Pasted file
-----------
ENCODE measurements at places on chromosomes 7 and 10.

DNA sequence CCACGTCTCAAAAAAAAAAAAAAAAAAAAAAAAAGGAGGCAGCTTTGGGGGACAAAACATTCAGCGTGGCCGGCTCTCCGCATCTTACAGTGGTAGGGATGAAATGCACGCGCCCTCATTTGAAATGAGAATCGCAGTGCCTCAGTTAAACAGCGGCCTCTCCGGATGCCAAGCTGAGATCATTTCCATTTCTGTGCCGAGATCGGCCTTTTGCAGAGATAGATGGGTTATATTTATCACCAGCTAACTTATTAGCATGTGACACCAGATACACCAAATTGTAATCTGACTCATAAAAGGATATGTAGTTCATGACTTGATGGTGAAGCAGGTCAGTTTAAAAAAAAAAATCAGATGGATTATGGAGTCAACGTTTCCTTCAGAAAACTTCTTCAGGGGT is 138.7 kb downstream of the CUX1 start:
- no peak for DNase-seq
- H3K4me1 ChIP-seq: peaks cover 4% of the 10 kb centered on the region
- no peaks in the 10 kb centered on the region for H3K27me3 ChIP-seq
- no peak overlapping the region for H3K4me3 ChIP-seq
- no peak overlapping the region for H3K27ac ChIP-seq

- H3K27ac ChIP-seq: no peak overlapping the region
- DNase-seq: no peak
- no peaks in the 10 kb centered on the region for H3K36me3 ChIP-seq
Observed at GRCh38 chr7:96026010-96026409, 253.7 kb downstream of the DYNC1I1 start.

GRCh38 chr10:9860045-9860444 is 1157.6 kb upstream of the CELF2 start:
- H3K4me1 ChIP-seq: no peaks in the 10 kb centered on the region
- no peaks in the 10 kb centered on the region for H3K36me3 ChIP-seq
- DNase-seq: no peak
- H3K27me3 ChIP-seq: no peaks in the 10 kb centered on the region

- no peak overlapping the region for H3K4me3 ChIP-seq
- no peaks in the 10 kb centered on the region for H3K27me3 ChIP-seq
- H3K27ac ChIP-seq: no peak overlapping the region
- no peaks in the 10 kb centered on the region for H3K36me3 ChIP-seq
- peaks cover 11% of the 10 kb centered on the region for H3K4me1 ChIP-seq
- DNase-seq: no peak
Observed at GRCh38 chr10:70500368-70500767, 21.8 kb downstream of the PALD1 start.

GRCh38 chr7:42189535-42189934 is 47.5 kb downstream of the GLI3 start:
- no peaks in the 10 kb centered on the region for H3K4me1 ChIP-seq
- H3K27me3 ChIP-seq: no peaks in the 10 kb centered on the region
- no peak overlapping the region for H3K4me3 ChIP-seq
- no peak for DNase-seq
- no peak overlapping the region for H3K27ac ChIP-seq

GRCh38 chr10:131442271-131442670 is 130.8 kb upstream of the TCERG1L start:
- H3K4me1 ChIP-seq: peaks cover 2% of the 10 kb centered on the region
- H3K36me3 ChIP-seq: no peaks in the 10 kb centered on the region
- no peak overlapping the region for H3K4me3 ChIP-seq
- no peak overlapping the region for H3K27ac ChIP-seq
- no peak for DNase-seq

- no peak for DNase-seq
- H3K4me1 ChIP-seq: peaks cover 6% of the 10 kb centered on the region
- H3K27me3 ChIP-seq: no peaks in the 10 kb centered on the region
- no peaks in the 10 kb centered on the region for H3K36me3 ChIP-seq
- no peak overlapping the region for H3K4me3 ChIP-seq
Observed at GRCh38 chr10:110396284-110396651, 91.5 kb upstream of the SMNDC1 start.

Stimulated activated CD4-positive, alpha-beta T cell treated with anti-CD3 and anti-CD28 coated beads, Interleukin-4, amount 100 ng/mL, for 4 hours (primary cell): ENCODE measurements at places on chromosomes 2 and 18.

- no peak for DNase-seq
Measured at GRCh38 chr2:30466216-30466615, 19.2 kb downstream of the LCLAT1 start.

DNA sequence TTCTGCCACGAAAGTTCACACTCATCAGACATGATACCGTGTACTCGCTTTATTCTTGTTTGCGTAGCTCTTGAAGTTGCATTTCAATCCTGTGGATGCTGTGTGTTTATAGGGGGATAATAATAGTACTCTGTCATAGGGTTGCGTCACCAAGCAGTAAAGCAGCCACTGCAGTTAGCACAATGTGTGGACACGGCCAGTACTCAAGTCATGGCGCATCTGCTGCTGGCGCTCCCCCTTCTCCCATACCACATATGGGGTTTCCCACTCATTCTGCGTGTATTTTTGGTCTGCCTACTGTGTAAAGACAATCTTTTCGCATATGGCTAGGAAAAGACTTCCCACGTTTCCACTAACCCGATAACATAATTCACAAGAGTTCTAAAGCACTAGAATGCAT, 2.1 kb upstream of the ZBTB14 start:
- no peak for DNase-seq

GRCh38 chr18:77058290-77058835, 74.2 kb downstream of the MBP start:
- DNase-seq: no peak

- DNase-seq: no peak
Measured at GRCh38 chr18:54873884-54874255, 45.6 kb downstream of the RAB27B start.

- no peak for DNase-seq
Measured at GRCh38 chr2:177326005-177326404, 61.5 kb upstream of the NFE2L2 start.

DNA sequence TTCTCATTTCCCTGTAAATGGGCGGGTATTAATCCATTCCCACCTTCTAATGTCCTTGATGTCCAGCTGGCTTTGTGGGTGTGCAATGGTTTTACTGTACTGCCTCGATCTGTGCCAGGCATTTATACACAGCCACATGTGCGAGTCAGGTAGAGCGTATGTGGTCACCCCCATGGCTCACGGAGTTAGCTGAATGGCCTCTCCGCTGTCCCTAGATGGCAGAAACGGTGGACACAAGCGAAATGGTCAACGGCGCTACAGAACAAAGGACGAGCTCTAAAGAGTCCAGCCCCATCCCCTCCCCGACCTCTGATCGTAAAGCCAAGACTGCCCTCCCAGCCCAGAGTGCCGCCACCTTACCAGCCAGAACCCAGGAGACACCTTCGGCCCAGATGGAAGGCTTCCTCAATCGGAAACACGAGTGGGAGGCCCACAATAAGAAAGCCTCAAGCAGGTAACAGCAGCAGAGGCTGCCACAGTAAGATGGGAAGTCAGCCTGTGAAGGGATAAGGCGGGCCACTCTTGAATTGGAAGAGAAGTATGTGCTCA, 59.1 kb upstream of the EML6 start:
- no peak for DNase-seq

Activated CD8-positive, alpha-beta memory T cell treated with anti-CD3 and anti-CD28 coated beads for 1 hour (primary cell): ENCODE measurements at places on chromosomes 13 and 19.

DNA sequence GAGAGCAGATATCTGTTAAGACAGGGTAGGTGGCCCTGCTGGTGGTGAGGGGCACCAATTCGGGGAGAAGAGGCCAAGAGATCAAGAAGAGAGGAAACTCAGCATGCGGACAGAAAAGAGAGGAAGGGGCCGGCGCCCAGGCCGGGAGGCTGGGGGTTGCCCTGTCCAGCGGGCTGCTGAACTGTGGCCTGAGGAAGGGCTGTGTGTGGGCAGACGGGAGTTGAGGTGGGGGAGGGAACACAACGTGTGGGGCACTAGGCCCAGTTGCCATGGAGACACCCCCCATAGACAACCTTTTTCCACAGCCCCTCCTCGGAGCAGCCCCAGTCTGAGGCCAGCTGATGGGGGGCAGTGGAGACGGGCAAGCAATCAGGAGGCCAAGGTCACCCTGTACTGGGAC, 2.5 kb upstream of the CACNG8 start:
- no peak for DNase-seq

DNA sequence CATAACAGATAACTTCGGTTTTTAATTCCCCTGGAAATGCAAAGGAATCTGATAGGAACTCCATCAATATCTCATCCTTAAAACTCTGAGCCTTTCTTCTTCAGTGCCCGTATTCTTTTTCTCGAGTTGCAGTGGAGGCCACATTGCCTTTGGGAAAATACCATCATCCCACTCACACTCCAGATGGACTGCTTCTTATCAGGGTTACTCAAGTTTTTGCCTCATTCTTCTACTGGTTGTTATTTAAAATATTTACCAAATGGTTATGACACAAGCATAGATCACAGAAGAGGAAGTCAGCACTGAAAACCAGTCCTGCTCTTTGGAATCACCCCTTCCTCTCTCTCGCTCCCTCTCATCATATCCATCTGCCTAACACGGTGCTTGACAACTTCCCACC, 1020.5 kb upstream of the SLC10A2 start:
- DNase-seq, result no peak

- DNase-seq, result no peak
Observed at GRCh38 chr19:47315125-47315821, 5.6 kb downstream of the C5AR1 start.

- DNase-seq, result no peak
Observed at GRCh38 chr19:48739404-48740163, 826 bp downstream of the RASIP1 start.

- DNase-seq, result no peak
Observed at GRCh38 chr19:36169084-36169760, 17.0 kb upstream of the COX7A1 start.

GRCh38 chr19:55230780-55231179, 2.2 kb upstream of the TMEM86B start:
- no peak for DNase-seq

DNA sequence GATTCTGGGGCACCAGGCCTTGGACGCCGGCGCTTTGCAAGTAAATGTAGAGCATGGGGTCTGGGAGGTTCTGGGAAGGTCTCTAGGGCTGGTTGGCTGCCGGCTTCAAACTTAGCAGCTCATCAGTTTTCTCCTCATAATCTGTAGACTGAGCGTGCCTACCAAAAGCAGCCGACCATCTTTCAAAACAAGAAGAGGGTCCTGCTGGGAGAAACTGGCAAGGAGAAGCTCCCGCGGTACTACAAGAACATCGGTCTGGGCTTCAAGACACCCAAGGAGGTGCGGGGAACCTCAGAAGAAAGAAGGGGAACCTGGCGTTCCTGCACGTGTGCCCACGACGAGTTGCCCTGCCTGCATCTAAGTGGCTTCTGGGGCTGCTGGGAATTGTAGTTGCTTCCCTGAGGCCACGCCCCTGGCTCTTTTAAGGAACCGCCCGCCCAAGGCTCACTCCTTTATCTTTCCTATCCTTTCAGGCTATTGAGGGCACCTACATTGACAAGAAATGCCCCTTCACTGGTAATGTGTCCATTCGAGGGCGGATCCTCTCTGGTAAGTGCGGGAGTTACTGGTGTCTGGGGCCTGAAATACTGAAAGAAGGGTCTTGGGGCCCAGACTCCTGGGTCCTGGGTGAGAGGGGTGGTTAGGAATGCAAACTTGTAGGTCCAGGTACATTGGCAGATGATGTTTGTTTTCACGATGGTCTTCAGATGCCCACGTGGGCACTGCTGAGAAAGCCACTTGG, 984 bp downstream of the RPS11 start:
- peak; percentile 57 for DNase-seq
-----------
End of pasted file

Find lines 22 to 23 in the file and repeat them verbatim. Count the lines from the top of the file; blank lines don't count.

- DNase-seq: no peak
Observed at GRCh38 chr10:70500368-70500767, 21.8 kb downstream of the PALD1 start.